One membership thing that made us 😰
Melting ice across the Arctic will trigger a rush to control the resources, land, and shipping routes of the circumpolar north, which bodes ill for the planet’s climate. Let’s take a look by the digits:
8°C (46°F): Amount above average at which air temperatures on the coast of Russia’s Laptev Sea were measured in September 2020
25%: Volume of sea ice in the Arctic today compared to 40 years ago
4 million: People who live in the Arctic
90 billion: Barrels of oil thought to lie untapped in the Arctic, mostly offshore
4,000 km (2,500 miles): Length by which a Europe-Asia shipping trip using the Northwest Passage route is shorter than the southern route through the Panama Canal
$200,000: Approximate amount saved by taking the shorter distance
62: Full ship transits of the Northern Sea Route in 2020, up from 37 the year before
✦ The melting Arctic will open up new business opportunities, and new environmental risks. Our field guide on opening the Arctic explains what’s at stake. You’ll need a Quartz membership, but those stakes are low risk, high reward, especially when you try it free for a week, then take 50% off with code SUMMERSALE21.
We’re obsessed with cicadas
They didn’t ask to be this way. Periodical cicadas don’t damage plants, they don’t bite, they don’t spread disease, they feed a lot of other wildlife, and their exoskeletons decompose into nice tree fertilizer. Sure, their numbers are overwhelming, but they’re one of nature’s more spectacular reminders that the planet is still operational. If Brood X hadn’t made its entrance in the US this year, it would have been a truly terrifying sign. The Quartz Obsession will convince you to give cicadas a fair shake.
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Five things from elsewhere that made us smarter
Remembering Tulsa. Before a 1921 pogrom destroyed over a thousand African-American homes and businesses, Tulsa’s Greenwood district was a flourishing business center, and a place of promise for Black people in Oklahoma. In an interactive, the New York Times reconstructs one block of what was nicknamed “Black Wall Street,” helping readers grasp the enormous impact the massacre had on the lives, and livelihoods, of the community it all but erased. —Annalisa Merelli, reporter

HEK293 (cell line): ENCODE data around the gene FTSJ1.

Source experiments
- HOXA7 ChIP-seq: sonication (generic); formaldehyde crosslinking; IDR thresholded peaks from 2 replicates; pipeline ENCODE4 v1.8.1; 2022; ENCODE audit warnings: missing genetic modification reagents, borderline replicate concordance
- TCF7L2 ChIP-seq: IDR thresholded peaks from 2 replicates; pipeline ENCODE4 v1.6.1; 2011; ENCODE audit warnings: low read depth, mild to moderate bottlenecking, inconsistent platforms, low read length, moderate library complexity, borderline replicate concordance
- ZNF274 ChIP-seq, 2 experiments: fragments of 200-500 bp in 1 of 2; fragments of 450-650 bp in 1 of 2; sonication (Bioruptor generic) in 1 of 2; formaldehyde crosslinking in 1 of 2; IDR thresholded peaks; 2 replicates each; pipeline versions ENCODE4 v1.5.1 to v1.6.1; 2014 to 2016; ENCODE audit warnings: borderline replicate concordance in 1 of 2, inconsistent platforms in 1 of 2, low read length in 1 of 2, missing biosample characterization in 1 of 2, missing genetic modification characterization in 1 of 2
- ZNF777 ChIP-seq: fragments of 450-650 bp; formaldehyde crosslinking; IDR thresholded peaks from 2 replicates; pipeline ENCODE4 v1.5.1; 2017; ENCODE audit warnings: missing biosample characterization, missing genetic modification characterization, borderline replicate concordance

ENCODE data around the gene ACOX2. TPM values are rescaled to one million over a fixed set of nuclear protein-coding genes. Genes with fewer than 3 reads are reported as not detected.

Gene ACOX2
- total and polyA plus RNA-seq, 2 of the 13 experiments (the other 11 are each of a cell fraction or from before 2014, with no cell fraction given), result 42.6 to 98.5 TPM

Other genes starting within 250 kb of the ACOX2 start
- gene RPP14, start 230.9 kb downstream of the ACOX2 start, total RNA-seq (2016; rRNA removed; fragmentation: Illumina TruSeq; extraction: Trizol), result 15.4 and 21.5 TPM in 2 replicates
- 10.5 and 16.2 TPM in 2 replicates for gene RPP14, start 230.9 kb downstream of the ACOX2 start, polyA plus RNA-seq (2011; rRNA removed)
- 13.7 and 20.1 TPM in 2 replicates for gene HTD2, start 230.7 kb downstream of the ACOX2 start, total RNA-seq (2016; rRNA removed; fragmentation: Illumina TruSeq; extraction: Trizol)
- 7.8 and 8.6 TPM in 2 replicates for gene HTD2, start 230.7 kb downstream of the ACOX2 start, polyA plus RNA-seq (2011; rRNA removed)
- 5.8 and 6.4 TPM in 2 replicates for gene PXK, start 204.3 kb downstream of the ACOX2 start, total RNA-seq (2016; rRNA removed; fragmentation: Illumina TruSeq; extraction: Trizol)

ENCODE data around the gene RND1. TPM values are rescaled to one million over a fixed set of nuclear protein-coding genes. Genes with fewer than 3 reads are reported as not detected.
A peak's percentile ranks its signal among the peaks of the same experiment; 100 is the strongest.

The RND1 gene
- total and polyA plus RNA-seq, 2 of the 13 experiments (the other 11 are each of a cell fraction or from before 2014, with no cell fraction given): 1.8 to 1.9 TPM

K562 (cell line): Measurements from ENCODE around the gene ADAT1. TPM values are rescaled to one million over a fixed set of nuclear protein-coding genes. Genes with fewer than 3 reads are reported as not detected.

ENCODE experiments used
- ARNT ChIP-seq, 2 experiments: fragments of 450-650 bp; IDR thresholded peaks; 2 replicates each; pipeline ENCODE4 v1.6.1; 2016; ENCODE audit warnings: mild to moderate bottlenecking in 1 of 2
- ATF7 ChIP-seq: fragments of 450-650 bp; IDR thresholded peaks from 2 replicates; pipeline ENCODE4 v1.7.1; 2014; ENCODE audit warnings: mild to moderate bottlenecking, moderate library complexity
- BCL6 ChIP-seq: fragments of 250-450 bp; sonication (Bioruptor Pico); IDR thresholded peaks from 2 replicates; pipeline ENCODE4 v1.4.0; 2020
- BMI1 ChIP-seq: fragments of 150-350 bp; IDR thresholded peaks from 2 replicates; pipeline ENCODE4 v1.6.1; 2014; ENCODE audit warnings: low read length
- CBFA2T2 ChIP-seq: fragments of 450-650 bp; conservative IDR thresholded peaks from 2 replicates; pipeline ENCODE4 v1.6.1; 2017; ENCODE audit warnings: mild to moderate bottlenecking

“If you’re not paying, you’re the product.” Like many hopeful vaccine hunters, I signed up for (and was disappointed by) Dr. B, a company that promised to match registrants with extra doses that otherwise would have been thrown away. Now that the usefulness of the free service has passed, what happens to all the data that it collected? While Dr. B claims it voluntarily follows HIPAA rules around privacy, its overly defensive response to MIT Technology Review’s Mia Sato’s questions is not exactly reassuring. —Liz Webber, deputy email editor
Dibs on vaccines. In India, however, health facilities offering free jabs are running out of supplies. Some Covid-19 vaccine shots are available for sale at private hospitals where they are being gobbled up by affluent citizens. As someone who has reported on India’s public health system, I found Amy Kazmin’s piece in the Financial Times sobering. For India’s poor, the public health system has always been a beacon in the fog. That’s no longer true. —Priyanka Vora, audience editor
The implications of dismantling Roe. In 1992, a US Supreme Court decision prohibited abortion bans prior to 24 weeks of pregnancy—thereby allowing the landmark 1973 Roe v. Wade decision to stand—but granted room for some state restrictions. Now, nearly 30 years later, the Court will again deliberate the standing of Roe in Dobbs v. Jackson Women’s Health Organization. For New York magazine, Ed Kilgore lays out in painstaking detail the current landscape of abortion rights, and the inequality in healthcare access this case has the potential to create. —Sudie Simmons, user insights manager
Uncivil society. The Citizen app is an experiment in using the smartphone panopticon to fight crime, but a recent episode where the company ginned up a city-wide manhunt for an innocent person shows the dangers of this intersection of social media and law enforcement. Vice reporters Joseph Cox and Jason Koebler gained access to Citizen’s internal communications and revealed a business model predicated on using fear and hysteria to drive users to pay more. —Tim Fernholz, senior reporter
Our best wishes for a relaxing but thought-filled weekend. Please send any news, comments, cicada pics, and responsible apps to firstname.lastname@example.org. Get the most out of Quartz by downloading our app and becoming a member. Today’s Weekend Brief was brought to you by Susan Howson.